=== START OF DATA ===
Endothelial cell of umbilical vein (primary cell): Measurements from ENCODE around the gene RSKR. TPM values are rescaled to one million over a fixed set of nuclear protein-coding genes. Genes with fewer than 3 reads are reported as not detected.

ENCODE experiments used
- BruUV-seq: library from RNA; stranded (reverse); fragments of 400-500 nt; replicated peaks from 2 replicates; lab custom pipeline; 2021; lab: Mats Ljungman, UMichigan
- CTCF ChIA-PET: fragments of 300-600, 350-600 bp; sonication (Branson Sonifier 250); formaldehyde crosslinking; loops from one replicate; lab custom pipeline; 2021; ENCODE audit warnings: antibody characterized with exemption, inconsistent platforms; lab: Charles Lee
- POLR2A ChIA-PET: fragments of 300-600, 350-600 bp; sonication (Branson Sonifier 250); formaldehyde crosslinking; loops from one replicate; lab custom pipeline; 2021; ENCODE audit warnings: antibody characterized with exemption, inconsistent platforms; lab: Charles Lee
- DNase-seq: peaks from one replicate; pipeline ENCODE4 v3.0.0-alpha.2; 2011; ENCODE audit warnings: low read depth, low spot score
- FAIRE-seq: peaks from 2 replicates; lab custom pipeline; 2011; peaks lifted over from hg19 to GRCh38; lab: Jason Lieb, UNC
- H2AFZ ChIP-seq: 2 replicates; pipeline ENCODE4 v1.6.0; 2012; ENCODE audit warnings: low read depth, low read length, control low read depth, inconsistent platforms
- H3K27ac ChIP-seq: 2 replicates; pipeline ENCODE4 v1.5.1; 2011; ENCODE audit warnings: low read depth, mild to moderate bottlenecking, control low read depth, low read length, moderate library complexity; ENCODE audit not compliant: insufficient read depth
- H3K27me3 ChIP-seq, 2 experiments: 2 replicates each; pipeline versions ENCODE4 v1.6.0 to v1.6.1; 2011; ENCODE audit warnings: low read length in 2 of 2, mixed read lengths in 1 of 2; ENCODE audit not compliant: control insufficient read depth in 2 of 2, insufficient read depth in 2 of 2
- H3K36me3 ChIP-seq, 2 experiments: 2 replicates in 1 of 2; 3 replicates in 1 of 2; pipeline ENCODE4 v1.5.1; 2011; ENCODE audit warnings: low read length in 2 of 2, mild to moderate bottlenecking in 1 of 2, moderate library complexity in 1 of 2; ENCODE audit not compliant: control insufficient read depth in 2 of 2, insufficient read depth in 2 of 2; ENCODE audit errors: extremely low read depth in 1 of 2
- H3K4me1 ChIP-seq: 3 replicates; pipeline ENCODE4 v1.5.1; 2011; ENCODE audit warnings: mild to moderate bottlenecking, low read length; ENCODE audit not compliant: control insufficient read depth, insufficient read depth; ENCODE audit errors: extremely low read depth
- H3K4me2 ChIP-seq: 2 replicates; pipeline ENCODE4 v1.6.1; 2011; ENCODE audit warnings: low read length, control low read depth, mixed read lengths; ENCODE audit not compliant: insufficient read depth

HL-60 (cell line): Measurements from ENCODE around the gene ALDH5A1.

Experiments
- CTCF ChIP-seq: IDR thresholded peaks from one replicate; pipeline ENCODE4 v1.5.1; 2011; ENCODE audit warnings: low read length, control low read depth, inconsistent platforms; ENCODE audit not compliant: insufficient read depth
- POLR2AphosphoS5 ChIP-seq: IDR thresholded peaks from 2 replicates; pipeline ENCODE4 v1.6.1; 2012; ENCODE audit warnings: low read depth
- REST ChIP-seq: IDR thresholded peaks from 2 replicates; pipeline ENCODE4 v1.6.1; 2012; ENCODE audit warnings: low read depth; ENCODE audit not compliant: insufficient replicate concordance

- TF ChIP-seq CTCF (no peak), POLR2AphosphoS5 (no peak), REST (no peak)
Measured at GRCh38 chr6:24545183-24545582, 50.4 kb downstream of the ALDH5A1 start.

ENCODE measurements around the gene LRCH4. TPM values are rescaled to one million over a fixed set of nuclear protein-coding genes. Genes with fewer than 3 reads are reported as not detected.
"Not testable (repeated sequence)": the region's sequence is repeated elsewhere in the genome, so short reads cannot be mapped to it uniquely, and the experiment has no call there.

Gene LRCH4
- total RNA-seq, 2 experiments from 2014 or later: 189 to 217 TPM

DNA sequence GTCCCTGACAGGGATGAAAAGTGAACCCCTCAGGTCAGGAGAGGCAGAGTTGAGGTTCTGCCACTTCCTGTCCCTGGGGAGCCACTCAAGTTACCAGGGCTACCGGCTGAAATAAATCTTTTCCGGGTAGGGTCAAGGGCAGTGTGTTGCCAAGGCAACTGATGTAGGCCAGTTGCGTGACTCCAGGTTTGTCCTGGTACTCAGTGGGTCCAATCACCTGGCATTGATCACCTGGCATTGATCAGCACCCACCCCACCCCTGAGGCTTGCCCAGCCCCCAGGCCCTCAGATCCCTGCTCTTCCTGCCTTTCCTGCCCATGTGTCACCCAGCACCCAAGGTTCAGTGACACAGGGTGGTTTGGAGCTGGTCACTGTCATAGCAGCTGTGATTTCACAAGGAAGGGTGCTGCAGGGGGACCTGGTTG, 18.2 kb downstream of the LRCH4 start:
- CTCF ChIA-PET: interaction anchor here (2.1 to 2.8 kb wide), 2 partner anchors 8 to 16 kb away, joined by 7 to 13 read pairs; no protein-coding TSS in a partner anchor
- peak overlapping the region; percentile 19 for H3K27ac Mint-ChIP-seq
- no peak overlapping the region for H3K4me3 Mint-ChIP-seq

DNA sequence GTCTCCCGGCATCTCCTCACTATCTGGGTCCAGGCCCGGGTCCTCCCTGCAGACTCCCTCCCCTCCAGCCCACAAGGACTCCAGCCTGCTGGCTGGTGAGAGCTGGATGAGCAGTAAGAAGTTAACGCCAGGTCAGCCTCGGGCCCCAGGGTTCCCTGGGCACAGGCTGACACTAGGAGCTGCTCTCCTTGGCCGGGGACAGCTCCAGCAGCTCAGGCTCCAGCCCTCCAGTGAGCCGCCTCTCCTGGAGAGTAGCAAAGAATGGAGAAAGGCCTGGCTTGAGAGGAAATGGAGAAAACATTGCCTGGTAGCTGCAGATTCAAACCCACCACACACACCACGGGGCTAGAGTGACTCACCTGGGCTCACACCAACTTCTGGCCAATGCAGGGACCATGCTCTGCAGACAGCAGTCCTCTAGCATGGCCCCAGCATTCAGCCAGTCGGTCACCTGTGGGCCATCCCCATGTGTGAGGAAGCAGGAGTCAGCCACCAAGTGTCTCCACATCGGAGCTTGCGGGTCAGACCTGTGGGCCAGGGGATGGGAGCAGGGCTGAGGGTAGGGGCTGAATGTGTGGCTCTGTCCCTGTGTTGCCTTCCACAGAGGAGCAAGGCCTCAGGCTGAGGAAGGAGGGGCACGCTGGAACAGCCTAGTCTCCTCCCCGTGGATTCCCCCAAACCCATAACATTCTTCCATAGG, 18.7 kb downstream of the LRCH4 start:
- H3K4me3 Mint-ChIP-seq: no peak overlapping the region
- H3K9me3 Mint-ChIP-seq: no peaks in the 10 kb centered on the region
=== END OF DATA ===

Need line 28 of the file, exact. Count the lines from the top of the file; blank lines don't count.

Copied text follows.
- no peak overlapping the region for H3K4me3 Mint-ChIP-seq